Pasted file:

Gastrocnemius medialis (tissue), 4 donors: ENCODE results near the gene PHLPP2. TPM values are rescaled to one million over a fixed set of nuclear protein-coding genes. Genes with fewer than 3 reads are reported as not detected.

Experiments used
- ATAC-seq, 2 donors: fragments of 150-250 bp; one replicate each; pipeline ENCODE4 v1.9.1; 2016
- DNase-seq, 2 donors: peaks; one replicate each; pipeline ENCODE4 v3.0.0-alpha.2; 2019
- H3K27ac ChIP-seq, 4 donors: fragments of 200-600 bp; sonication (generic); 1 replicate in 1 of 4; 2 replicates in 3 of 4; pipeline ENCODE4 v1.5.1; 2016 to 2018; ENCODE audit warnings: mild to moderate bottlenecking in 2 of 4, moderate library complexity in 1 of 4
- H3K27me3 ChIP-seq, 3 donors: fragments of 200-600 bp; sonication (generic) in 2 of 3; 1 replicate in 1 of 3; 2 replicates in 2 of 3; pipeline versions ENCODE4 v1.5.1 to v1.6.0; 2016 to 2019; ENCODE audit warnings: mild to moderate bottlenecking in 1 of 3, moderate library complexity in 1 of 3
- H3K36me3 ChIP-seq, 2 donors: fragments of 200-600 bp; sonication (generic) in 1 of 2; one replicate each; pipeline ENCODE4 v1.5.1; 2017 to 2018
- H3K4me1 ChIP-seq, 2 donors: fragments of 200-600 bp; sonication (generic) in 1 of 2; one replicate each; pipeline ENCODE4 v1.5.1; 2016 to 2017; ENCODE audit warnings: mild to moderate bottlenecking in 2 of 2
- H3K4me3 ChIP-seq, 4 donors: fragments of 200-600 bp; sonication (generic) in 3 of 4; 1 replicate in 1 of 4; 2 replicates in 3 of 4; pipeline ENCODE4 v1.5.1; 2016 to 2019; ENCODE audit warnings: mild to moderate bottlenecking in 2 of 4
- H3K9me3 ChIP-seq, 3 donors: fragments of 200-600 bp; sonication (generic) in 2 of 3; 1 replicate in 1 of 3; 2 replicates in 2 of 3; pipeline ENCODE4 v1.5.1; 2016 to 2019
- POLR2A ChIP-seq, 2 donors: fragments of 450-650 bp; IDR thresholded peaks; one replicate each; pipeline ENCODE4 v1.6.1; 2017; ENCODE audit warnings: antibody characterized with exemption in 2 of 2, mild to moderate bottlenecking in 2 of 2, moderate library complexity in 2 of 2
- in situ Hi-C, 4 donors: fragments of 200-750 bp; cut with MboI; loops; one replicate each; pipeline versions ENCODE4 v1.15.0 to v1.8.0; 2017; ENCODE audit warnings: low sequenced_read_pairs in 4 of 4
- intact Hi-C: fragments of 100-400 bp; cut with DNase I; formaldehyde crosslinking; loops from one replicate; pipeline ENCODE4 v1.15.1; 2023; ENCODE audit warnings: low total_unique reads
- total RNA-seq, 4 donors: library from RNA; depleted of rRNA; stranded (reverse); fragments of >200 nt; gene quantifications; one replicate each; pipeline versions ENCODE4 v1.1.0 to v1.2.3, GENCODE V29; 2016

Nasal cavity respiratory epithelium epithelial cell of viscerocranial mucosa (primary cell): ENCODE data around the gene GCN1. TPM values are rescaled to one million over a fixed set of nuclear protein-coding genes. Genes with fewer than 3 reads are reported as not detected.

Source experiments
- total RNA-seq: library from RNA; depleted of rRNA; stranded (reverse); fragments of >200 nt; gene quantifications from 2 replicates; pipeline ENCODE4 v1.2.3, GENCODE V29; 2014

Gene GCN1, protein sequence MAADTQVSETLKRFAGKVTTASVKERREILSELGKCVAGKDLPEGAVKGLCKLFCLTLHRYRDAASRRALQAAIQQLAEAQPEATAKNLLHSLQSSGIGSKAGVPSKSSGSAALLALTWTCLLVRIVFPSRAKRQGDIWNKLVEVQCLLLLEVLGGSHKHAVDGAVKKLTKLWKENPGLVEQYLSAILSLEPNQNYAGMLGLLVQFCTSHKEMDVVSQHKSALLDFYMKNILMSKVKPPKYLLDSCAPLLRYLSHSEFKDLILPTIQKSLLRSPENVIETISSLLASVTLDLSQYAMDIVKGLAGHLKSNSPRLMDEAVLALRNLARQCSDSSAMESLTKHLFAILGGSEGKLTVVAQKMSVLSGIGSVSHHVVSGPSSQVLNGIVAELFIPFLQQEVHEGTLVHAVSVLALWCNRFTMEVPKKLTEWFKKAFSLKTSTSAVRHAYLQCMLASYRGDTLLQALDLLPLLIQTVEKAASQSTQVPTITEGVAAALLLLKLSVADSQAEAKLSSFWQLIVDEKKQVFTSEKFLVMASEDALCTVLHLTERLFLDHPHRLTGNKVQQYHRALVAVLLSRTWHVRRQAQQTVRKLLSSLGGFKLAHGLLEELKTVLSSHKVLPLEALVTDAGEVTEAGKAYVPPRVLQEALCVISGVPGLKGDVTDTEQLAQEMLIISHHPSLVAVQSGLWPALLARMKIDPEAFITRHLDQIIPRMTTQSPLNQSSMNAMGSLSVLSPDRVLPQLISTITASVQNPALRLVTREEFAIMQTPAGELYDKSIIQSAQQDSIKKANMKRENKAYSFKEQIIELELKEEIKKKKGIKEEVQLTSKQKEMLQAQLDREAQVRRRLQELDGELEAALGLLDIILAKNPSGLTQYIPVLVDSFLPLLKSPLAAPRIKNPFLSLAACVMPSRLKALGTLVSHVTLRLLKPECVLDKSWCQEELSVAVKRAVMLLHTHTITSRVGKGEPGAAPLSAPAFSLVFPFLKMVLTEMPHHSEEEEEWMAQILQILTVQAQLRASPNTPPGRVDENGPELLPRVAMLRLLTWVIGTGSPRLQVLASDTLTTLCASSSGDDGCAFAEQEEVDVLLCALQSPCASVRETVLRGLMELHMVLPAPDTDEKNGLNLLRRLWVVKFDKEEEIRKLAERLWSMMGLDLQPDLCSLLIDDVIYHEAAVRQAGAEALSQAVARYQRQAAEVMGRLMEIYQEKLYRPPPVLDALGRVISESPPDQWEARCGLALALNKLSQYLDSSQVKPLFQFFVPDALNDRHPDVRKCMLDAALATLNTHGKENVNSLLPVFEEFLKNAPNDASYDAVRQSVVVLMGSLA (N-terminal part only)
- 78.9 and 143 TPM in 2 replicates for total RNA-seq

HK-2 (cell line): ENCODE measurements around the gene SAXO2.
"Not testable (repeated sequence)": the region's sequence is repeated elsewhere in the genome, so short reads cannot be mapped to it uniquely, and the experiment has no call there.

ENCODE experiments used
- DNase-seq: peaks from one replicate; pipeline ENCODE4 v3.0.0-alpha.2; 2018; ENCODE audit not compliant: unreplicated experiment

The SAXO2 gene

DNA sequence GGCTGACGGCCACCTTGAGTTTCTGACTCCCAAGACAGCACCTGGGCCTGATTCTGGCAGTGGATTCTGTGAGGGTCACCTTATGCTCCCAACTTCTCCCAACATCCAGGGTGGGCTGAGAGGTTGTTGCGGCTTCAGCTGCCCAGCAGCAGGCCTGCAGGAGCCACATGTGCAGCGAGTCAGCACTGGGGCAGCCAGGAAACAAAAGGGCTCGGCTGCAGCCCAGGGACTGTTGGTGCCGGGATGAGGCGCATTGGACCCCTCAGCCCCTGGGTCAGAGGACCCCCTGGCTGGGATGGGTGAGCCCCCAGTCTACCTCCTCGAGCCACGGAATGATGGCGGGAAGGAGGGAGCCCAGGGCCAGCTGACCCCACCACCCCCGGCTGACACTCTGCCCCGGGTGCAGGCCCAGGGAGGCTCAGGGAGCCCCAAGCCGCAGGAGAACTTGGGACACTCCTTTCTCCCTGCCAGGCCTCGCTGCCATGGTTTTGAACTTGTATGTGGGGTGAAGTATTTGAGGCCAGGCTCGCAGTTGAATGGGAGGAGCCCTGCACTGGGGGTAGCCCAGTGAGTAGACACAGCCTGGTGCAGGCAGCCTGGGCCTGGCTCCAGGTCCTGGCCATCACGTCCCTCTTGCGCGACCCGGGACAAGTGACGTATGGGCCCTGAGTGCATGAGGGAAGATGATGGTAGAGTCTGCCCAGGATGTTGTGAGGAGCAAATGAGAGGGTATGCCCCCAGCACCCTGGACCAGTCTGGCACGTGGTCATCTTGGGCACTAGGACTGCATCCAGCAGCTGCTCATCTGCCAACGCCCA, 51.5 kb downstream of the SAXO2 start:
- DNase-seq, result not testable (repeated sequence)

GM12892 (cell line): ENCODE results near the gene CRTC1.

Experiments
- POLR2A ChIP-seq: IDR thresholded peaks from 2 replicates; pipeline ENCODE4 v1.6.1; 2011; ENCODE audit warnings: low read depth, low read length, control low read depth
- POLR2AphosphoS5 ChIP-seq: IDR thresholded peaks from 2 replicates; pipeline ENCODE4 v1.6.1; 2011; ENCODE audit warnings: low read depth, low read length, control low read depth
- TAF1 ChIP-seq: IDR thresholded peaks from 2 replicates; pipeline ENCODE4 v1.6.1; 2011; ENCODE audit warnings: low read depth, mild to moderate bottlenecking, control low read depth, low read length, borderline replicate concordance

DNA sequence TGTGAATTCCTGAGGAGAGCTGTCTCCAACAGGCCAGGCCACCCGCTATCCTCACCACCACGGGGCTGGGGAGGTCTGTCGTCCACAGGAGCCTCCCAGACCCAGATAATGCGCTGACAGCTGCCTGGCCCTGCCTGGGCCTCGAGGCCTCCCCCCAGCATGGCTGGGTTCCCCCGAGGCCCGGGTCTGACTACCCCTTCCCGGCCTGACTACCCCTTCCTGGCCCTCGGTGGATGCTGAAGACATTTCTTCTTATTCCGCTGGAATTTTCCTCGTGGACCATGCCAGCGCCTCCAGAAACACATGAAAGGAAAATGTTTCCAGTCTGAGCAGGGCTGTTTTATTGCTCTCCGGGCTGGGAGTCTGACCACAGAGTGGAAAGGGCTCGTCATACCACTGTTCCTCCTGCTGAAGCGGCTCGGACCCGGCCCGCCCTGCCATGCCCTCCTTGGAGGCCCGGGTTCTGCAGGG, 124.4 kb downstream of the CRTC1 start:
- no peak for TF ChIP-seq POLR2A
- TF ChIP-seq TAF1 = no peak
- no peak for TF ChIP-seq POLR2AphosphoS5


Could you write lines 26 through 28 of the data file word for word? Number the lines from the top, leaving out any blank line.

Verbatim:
- DNase-seq, result not testable (repeated sequence)

GM12892 (cell line): ENCODE results near the gene CRTC1.

Experiments